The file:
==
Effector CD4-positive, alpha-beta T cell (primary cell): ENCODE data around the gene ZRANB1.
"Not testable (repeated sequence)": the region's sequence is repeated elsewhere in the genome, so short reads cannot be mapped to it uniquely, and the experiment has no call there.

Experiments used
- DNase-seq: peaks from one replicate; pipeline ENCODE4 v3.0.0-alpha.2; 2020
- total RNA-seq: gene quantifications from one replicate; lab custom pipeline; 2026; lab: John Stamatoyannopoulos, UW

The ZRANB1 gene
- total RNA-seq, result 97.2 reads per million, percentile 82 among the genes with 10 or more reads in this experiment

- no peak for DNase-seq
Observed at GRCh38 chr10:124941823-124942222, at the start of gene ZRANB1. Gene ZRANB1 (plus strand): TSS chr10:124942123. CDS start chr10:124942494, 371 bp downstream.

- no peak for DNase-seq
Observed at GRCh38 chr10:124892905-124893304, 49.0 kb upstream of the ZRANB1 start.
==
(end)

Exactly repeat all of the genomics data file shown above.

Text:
Effector CD4-positive, alpha-beta T cell (primary cell): ENCODE data around the gene ZRANB1.
"Not testable (repeated sequence)": the region's sequence is repeated elsewhere in the genome, so short reads cannot be mapped to it uniquely, and the experiment has no call there.

Experiments used
- DNase-seq: peaks from one replicate; pipeline ENCODE4 v3.0.0-alpha.2; 2020
- total RNA-seq: gene quantifications from one replicate; lab custom pipeline; 2026; lab: John Stamatoyannopoulos, UW

The ZRANB1 gene
- total RNA-seq, result 97.2 reads per million, percentile 82 among the genes with 10 or more reads in this experiment

- no peak for DNase-seq
Observed at GRCh38 chr10:124941823-124942222, at the start of gene ZRANB1. Gene ZRANB1 (plus strand): TSS chr10:124942123. CDS start chr10:124942494, 371 bp downstream.

- no peak for DNase-seq
Observed at GRCh38 chr10:124892905-124893304, 49.0 kb upstream of the ZRANB1 start.